Kesten and Chaparro79 reported 5 of 8 lung transplant recipients with mycobacterial infections as having infection in their native lungs. They concluded in their retrospective review of 219 transplant procedures, of which 16 were single-lung and 159 were double-lung transplants, that mycobacterial disease was a rare occurrence following lung transplantation and that the greatest evidence of infection was in native lungs. They also thought that cultures for mycobacteria in surveillance BAL specimens were likely to be unnecessary in the absence of symptoms.
PNEUMOCYSTIS JIROVECI PNEUMONIA
Pneumocystis jiroveci (formerly carinii) pneumonia (PJP) is a far less common infection following the widespread introduction of chemoprophylaxis. Prior to initiation of prophylaxis, the incidence had been described as up to 33% for heart lung recipients, 11% for liver recipients, and 4% for kidney and heart recipients.80 The risk of PJP falls beyond the second to sixth month posttransplantation period which, as noted previously, is the period of greatest risk for opportunistic infections. However, in lung transplant recipients the risk does not decline beyond the first year and prophylaxis may need to be continued. Lung recipients with chronic allograft rejection appear to be at increased risk for the late development of PJP, and in some centers indefinite prophylaxis is advocated.80 In solid organ transplant recipients, PJP often presents subacutely with dyspnea, fever, and cough, and as radiographic abnormalities, which are best demonstrated on computed tomography scan, where they are typically bilateral and may appear as interstitial, alveolar, or ground-glass opacities. The diagnosis can be established by BAL alone in about 90% of cases, but the performance of transbronchial biopsies will modestly enhance the yield (Figure 14). In the lung transplant population, transbronchial biopsies are advocated for the further information required about the state of the graft, including acute cellular rejection, which PJP can mimic.62 In stem cell transplant recipients, prophylaxis also reduces the incidence of PJP, but trimethoprine/sulphamethoxazole is often poorly tolerated by this population because of the associated marrow suppression, and adverse reactions requiring discontinuation of the drug have been reported in up to 60% of patients.81
Prophylaxis is generally given from the time of engraftment until 6 months posttransplantation for allogeneic recipients, but will need to be extended beyond this point for those with ongoing immunosuppressive therapy and chronic graft-versus-host disease. The course of PJP in stem cell transplant recipients displays a more fulminant onset and progression than that seen in solid organ allograft recipients. Despite effective therapy, mortality rates are as high as 90% for infections within the first 6 months and 40% for later infections.82 In the lung transplant population, it is important to remember that PJP can present with atypical histologic patterns including granulomatous inflammation. The diagnosis of PJP can be enhanced by immunofluorescent staining, simple PCR, or nested PCR.83-87 Polymerase chain reaction is emerging as an important tool for the epidemiologic study of Pneumocystis infection in high-risk patients and produces high-sensitivity negative predictive values for BAL specimens.88 Pneumocystis carinii f sp hominis has been renamed Pneumocystis jiroveci and, as the organism cannot be cultured, diagnosis relies on microscopic identification of the organism by the histopathologist and/or cytopathologist using stains or antibodies. These tests are simple but insensitive, and obviously require expertise for accurate interpretation.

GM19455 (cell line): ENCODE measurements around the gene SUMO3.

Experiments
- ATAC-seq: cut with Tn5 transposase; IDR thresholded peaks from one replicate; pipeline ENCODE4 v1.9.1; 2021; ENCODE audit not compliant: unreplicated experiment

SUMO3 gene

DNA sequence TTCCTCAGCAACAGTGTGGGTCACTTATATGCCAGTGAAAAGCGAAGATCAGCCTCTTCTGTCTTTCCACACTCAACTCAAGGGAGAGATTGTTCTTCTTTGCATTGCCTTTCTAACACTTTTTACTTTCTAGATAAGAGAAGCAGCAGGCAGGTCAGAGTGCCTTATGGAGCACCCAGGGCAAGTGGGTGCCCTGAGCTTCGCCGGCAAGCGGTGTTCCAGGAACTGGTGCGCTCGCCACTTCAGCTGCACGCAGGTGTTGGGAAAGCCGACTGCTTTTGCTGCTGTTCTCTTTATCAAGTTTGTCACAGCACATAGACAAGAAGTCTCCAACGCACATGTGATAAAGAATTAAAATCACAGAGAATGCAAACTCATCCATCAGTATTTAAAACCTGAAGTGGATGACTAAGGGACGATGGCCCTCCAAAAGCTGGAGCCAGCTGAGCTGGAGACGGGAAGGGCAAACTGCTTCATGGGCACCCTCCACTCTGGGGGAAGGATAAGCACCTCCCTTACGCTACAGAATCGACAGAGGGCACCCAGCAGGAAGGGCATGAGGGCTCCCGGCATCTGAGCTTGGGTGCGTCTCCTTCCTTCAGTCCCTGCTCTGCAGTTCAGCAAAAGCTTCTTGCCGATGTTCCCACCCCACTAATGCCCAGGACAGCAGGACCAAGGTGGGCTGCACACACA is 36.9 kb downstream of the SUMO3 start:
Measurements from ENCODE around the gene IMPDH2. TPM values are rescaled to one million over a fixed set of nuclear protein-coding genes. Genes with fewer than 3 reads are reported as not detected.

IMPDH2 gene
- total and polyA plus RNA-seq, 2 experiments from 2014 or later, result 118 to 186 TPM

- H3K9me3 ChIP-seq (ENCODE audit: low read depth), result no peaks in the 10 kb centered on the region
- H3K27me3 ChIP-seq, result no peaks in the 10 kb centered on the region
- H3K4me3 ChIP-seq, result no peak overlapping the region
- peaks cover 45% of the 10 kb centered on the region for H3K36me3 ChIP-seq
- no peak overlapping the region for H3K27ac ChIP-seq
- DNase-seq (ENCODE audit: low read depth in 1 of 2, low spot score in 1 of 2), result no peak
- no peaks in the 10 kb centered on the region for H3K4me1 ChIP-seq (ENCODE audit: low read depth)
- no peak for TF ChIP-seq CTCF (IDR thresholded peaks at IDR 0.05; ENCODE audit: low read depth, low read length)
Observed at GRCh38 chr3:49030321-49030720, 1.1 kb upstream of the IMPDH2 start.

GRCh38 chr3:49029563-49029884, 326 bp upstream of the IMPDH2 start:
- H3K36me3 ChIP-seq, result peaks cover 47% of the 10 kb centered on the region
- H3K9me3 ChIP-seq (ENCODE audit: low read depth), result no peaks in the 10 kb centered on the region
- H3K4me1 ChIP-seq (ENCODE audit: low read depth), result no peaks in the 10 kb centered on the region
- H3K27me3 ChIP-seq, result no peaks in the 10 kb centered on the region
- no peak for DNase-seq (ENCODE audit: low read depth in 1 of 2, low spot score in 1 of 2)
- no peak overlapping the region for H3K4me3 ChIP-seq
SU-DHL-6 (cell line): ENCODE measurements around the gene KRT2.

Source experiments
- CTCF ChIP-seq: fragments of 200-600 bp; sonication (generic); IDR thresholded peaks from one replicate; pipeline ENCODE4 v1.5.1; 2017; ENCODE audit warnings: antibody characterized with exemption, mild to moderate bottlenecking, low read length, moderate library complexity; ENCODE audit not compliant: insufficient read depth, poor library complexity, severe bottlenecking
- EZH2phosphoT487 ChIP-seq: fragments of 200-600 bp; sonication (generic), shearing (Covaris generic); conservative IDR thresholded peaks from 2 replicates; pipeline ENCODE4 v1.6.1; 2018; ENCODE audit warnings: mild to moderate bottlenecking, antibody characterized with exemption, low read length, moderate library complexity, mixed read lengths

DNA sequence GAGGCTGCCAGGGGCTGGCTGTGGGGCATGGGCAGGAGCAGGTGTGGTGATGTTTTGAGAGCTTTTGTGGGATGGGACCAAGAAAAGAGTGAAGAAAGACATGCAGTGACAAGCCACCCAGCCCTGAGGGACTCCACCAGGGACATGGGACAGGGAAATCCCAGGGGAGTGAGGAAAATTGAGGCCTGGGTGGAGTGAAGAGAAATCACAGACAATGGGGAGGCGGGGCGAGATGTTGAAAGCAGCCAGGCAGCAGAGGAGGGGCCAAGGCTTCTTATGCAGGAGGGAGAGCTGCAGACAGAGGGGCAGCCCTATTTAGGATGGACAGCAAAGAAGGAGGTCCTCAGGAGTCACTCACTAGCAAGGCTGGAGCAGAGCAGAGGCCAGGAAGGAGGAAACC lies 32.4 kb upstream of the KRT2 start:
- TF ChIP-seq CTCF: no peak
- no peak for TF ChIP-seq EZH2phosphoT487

Therefore, there has been great enthusiasm for the development of molecular methods with greater specificity and sensitivity. Recently, Alvarez-Martinez et al89 have described a real-time PCR assay for the detection of Pneumocystis in BAL fluid using primers and fluorescent resonance energy transfer probes that target the CDC2 gene of P jiroveci. They found no cross-reactivity with other pathogens and a 21% increase in clinical sensitivity. Brancart et al86 developed a real-time PCR for the detection and quantification of P jiroveci in lavage specimens based on primers and probes targeting the gene encoding beta tubulin. This assay was able to detect 50 DNA copies per milliliter of a standard plasmid containing the target sequence. Of 53 lavage samples sent for diagnosis of pneumocystosis, the PCR-negative samples were negative by microscopy, and of the 24 PCR-positive samples, 8 were positive by lavage microscopy. The copy numbers of target genes were between 4.4 x 109 and 2.8 x 106/mL for the microscopic-positive samples and between 8 and 9.2 x 103/mL for the microscopic-negative samples. However, there have also been reports of stem cell recipients who were thought to have Pneumocystis infection who have not had this confirmed at autopsy. Clearly, further work is needed to establish the true clinical utility of molecular diagnostic methods for PCR in both this setting and solid organ transplantation.
There are many exciting developments in the study of infections of the immunosuppressed transplant population, including both solid organ and stem cell recipients. The accurate and timely diagnosis of infection needs the input of many disciplines within pathology, imaging, clinical, immunologic, and infectious disease specialities. As better immunosuppression reduces the frequency and severity of acute rejection, it appears that it also reduces the incidence of chronic rejection. Infection by both common and opportunistic organisms remains a significant cause of morbidity and mortality, and therefore a huge challenge for improving patient outcomes yet further. This article has aimed to highlight areas of interest and development that are pertinent to the diagnostic histopathologist, particularly the pulmonary specialist, in maintaining their critical diagnostic role as part of the multidisciplinary transplant team.